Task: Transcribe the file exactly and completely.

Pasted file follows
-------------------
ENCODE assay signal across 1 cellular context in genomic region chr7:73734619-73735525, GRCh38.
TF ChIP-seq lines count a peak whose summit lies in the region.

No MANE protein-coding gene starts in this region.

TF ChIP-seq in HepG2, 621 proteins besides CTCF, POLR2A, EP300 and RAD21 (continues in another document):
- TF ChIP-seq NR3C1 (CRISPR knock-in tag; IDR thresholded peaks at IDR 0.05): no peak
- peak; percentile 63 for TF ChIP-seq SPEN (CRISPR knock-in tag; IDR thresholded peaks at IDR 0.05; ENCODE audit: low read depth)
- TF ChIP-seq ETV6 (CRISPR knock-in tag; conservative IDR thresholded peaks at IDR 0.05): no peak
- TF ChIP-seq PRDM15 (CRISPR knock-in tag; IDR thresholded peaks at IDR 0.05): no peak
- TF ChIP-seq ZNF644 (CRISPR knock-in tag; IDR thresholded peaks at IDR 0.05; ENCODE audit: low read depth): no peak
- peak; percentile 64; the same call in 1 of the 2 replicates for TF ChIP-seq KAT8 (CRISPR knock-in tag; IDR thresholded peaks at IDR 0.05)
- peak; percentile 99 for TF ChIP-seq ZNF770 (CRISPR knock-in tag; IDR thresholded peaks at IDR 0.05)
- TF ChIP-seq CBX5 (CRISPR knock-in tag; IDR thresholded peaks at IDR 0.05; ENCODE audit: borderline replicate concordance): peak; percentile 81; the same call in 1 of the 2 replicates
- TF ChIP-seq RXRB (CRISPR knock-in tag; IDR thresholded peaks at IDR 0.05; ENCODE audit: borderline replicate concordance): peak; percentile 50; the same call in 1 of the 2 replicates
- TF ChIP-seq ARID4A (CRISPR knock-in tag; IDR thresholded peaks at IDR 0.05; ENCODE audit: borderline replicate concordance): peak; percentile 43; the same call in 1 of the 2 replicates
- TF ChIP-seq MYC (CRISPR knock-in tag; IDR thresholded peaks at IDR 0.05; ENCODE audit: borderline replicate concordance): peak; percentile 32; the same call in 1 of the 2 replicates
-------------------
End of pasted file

ENCODE assay signal across 1 cellular context in genomic region chr7:73734619-73735525, GRCh38.
TF ChIP-seq lines count a peak whose summit lies in the region.

No MANE protein-coding gene starts in this region.

TF ChIP-seq in HepG2, 621 proteins besides CTCF, POLR2A, EP300 and RAD21 (continues in another document):
- TF ChIP-seq NR3C1 (CRISPR knock-in tag; IDR thresholded peaks at IDR 0.05): no peak
- peak; percentile 63 for TF ChIP-seq SPEN (CRISPR knock-in tag; IDR thresholded peaks at IDR 0.05; ENCODE audit: low read depth)
- TF ChIP-seq ETV6 (CRISPR knock-in tag; conservative IDR thresholded peaks at IDR 0.05): no peak
- TF ChIP-seq PRDM15 (CRISPR knock-in tag; IDR thresholded peaks at IDR 0.05): no peak
- TF ChIP-seq ZNF644 (CRISPR knock-in tag; IDR thresholded peaks at IDR 0.05; ENCODE audit: low read depth): no peak
- peak; percentile 64; the same call in 1 of the 2 replicates for TF ChIP-seq KAT8 (CRISPR knock-in tag; IDR thresholded peaks at IDR 0.05)
- peak; percentile 99 for TF ChIP-seq ZNF770 (CRISPR knock-in tag; IDR thresholded peaks at IDR 0.05)
- TF ChIP-seq CBX5 (CRISPR knock-in tag; IDR thresholded peaks at IDR 0.05; ENCODE audit: borderline replicate concordance): peak; percentile 81; the same call in 1 of the 2 replicates
- TF ChIP-seq RXRB (CRISPR knock-in tag; IDR thresholded peaks at IDR 0.05; ENCODE audit: borderline replicate concordance): peak; percentile 50; the same call in 1 of the 2 replicates
- TF ChIP-seq ARID4A (CRISPR knock-in tag; IDR thresholded peaks at IDR 0.05; ENCODE audit: borderline replicate concordance): peak; percentile 43; the same call in 1 of the 2 replicates
- TF ChIP-seq MYC (CRISPR knock-in tag; IDR thresholded peaks at IDR 0.05; ENCODE audit: borderline replicate concordance): peak; percentile 32; the same call in 1 of the 2 replicates